So hitting 40 means you’re not just dealing with your own ideas about what being a grown-up is all about and where your life should be by this point (which is plenty in itself!) No…you’re also dealing with other people’s ideas about what this age should be. And there’s great pressure within that to conform to the conventional – which can be difficult for those of us who don’t find fulfillment there. (Expecting to find personal fulfillment can also be looked at as selfish and immature at this age. [Do I just know really narrowminded people??])

I think the pressure to embrace a conventional life might subside a little once you hit retirement age. I think there’s a certain amused tolerance for eccentricity at that age. But I don’t think amusement or tolerance comes your way much if you’re unconventional at 40. And that can be stressful.


I’m reminded now of a passage from another book.

There’s a section in The Alchemist, where the old king in the marketplace is explaining to Santiago the shepherd boy about the concept of a person’s “personal legend” – which is basically the thing you most want in life, the thing you are here on Earth to accomplish. The old king notes that everyone knows what their personal legend is when they are young – but, as time passes and the years accumulate, things begin to get in the way.

The old man pointed to a baker standing in his shop window at one corner of the plaza. “When he was a child, that man wanted to travel, [as you do.] But he decided first to buy his bakery and put some money aside. When he’s an old man, he’s going to spend a month in Africa. He never realized that people are capable, at any time of their lives, of doing what they dream of.”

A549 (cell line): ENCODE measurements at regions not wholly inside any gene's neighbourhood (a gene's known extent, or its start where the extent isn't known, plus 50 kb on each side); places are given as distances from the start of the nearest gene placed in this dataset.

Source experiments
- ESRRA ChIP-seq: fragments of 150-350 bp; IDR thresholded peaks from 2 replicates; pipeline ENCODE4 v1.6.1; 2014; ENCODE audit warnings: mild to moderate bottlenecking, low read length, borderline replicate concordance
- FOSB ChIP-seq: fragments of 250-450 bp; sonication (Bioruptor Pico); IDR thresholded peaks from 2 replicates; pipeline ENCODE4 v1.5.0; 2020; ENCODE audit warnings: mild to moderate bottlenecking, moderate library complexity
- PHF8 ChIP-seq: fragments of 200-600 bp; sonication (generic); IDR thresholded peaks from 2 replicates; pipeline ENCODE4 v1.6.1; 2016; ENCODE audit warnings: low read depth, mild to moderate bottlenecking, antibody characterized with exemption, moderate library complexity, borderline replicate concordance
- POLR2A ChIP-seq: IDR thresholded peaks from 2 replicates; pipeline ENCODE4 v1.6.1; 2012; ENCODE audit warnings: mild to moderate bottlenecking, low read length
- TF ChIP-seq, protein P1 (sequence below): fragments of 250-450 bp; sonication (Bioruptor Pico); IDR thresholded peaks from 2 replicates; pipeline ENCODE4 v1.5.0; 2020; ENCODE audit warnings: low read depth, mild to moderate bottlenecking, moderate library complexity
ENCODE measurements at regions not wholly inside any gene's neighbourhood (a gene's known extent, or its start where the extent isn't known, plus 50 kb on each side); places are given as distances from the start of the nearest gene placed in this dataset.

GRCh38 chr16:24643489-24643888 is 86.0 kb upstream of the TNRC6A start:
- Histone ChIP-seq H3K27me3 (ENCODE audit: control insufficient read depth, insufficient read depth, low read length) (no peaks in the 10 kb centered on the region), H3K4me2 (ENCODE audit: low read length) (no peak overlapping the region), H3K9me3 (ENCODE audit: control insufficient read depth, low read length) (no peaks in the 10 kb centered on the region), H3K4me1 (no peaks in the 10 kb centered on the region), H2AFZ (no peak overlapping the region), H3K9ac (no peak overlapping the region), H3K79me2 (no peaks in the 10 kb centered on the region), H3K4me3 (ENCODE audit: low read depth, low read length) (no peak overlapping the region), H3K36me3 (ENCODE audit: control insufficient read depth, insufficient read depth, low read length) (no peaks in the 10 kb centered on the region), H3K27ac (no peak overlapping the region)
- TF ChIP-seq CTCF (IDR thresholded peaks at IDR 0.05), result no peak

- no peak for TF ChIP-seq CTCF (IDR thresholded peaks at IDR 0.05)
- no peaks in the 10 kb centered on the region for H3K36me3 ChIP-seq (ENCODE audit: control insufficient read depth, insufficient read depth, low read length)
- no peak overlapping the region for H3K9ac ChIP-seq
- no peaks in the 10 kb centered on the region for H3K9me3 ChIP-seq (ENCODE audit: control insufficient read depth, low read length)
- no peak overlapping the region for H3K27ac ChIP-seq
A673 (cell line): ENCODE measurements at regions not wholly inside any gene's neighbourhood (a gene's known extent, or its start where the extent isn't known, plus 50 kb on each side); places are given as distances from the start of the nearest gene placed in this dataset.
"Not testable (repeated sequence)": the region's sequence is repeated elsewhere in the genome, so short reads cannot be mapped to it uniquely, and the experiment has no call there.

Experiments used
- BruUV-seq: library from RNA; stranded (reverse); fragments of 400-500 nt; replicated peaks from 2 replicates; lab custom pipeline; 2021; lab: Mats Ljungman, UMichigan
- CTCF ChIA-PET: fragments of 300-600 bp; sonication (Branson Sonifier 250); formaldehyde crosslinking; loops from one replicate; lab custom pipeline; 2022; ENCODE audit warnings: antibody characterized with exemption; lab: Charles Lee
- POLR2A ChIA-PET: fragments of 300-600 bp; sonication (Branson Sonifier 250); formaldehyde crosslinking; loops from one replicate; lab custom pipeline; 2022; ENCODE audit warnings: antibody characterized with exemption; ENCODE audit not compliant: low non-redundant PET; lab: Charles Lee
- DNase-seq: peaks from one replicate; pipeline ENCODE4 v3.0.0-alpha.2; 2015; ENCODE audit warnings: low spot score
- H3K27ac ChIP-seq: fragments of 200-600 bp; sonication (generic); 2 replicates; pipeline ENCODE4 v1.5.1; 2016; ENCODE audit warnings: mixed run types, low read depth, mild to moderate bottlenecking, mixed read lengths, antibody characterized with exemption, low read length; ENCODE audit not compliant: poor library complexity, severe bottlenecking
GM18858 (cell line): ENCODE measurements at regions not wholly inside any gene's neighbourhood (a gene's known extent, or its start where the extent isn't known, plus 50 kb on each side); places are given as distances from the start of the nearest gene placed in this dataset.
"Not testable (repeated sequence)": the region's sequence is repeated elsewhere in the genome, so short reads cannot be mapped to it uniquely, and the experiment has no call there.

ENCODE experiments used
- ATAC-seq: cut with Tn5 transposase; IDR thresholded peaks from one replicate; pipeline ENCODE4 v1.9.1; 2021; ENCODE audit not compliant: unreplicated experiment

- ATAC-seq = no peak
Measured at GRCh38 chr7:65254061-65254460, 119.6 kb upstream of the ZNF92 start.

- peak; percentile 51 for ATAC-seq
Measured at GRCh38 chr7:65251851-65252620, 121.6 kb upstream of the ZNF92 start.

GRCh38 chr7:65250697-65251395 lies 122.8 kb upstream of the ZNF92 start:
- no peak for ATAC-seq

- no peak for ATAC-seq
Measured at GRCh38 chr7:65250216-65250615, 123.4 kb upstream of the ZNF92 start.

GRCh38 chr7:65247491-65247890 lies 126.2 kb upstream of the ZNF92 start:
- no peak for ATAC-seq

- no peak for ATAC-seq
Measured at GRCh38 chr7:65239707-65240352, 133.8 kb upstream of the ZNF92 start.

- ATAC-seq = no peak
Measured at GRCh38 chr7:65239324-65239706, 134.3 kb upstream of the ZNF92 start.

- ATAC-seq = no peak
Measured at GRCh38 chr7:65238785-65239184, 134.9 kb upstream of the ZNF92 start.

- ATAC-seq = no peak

“He should have decided to become a shepherd,” the boy said.

“Well, he thought of that,” the old man said. “But bakers are more important people than shepherds. Bakers have homes, while shepherds sleep out in the open. Parents would rather see their children marry bakers than shepherds.”


“In the long run, what people think about shepherds and bakers becomes more important for them than their own Personal Legends.”

[Paulo Coelho, The Alchemist, pg. 22-23.]

This – this choosing of the practical over dreams – is often called “growing up.” And it’s looked at as noble – as a way of living worth martyring yourself for.


I think maybe it’s because risk is uncomfortable – very much so. I think it’s actually uncomfortable in a GOOD way (because moving out of your comfort zone makes you grow.) But I think there are a lot of people who don’t, or maybe can’t, see that. They can’t get past the discomfort – and because of that trade in the chance for the interesting and exciting for the boring and predictable. They figure that’s the safe path – and that it’s smarter to play it safe. They accept the fact that they won’t reach their full human potential, and they accept the vague (or sometimes not so vague) dissatisfaction that comes from that in the name of “being realistic.”

And that’s their choice, of course. Everyone has to live their own life.

But the problem is, the people that do embrace that sort of martyrdom will (in my experience) defend the correctness of their choice with everything they have.

They have to. If they don’t, they might be forced to see themselves as people who weren’t brave…weren’t creative…didn’t value their dreams. And this is an unacceptable notion. So those people who aren’t conforming, who are deviating from the norm, who are carving different paths, less well-trod ones, less “safe” ones…those people have to be wrong. (Immature, selfish, etc.)